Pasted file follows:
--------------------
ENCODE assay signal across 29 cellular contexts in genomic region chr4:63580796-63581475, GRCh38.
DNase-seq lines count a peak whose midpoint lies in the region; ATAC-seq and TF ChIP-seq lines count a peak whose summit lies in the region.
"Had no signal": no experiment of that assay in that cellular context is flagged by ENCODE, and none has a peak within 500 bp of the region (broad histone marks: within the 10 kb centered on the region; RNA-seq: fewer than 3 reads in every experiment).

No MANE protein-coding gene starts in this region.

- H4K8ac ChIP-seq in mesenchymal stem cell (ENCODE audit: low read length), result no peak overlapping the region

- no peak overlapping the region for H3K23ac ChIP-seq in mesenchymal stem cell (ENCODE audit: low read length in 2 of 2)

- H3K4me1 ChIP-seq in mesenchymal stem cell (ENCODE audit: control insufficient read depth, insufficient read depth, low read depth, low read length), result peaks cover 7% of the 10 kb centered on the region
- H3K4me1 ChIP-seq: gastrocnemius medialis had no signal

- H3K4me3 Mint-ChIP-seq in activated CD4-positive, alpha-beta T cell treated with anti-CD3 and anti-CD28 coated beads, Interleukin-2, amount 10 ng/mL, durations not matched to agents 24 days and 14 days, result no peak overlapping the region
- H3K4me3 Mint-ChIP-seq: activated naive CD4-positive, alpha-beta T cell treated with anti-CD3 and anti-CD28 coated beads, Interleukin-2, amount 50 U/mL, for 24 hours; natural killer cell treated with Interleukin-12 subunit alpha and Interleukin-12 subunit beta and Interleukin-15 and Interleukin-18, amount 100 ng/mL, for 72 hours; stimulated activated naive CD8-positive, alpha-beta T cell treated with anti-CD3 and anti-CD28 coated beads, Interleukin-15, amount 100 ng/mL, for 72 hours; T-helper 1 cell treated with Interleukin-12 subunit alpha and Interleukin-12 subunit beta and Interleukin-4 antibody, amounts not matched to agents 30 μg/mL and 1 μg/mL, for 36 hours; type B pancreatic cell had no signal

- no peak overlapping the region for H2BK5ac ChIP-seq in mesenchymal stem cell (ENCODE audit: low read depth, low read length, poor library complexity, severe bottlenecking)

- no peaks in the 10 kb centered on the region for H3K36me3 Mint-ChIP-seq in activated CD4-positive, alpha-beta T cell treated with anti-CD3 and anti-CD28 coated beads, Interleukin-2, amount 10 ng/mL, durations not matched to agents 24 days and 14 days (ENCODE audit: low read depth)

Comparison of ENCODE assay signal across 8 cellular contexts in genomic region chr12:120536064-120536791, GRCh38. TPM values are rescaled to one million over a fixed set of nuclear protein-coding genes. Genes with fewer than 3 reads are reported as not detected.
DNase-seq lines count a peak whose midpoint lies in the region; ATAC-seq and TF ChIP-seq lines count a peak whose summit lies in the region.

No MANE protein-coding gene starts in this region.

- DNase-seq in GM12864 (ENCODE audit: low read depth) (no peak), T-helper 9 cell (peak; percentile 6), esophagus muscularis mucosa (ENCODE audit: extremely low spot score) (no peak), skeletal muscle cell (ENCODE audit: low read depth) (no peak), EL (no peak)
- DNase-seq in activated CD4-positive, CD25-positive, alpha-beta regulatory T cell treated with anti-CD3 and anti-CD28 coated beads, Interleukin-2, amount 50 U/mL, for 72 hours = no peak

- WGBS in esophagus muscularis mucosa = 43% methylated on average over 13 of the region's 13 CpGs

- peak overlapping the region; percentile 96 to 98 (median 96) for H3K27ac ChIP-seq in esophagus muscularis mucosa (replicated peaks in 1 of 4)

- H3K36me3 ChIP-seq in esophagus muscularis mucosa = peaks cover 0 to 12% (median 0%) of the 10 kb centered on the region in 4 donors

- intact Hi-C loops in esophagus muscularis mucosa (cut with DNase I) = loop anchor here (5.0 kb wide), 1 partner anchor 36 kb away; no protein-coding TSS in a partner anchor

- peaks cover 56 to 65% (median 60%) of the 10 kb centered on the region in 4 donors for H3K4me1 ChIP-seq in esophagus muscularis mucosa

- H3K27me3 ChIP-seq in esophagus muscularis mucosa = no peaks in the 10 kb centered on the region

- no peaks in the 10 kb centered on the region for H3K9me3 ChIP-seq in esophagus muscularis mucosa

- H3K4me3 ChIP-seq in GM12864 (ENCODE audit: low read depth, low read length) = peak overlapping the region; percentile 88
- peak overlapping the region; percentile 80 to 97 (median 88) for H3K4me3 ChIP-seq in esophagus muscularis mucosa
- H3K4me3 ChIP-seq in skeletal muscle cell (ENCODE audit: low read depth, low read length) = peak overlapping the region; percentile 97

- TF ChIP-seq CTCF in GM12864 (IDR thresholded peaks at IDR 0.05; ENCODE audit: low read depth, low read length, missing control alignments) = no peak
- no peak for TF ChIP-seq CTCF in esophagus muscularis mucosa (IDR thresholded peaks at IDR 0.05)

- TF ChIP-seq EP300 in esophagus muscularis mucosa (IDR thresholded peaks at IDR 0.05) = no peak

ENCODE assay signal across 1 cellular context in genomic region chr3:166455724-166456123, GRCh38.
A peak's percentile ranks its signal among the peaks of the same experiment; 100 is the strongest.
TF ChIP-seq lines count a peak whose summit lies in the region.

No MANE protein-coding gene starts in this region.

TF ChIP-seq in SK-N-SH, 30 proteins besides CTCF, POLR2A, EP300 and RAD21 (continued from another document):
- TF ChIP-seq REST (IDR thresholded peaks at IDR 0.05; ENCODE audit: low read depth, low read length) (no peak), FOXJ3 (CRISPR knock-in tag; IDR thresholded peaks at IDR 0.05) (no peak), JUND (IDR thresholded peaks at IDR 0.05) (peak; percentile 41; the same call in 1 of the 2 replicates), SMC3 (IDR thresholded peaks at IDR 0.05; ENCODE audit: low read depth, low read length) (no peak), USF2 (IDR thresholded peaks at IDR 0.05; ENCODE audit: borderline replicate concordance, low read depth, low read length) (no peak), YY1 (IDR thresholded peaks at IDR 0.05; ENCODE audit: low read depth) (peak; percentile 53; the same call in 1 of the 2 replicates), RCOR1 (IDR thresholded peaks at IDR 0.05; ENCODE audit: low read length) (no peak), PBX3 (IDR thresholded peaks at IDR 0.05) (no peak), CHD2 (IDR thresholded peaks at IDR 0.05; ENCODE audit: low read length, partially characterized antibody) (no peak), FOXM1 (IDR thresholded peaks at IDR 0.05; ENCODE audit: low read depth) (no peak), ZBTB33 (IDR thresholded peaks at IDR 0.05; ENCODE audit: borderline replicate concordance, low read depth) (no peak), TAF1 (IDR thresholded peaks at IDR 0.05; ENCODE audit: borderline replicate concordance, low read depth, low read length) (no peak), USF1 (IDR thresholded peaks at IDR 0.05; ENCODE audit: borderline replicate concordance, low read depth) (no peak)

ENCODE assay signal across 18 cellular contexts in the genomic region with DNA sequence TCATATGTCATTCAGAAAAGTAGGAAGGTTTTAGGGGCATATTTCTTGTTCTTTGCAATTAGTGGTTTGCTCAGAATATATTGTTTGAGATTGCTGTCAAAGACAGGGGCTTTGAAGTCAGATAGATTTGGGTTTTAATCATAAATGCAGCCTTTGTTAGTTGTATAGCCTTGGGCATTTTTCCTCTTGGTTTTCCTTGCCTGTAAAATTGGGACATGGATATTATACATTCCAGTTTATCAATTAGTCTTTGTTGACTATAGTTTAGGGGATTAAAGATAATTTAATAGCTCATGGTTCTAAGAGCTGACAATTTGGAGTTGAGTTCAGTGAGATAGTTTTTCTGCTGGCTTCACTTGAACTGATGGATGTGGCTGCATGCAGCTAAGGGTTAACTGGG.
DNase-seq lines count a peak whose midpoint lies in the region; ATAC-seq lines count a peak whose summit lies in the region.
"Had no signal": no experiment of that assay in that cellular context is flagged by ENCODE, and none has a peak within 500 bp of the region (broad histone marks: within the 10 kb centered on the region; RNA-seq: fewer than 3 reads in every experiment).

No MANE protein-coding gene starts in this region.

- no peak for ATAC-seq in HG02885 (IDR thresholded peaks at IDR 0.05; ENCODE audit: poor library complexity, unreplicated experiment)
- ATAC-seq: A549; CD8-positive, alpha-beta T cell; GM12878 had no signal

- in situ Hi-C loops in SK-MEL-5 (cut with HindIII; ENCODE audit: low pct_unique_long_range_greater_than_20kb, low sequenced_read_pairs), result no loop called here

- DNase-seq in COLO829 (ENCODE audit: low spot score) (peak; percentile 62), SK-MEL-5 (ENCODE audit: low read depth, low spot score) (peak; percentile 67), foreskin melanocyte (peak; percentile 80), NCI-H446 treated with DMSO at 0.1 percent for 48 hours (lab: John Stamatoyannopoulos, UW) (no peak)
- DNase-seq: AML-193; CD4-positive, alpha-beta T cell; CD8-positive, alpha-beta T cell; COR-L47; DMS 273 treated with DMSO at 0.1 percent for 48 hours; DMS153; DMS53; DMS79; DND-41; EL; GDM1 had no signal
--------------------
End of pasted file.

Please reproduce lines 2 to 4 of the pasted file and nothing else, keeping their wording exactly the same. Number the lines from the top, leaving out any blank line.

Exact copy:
DNase-seq lines count a peak whose midpoint lies in the region; ATAC-seq and TF ChIP-seq lines count a peak whose summit lies in the region.
"Had no signal": no experiment of that assay in that cellular context is flagged by ENCODE, and none has a peak within 500 bp of the region (broad histone marks: within the 10 kb centered on the region; RNA-seq: fewer than 3 reads in every experiment).

No MANE protein-coding gene starts in this region.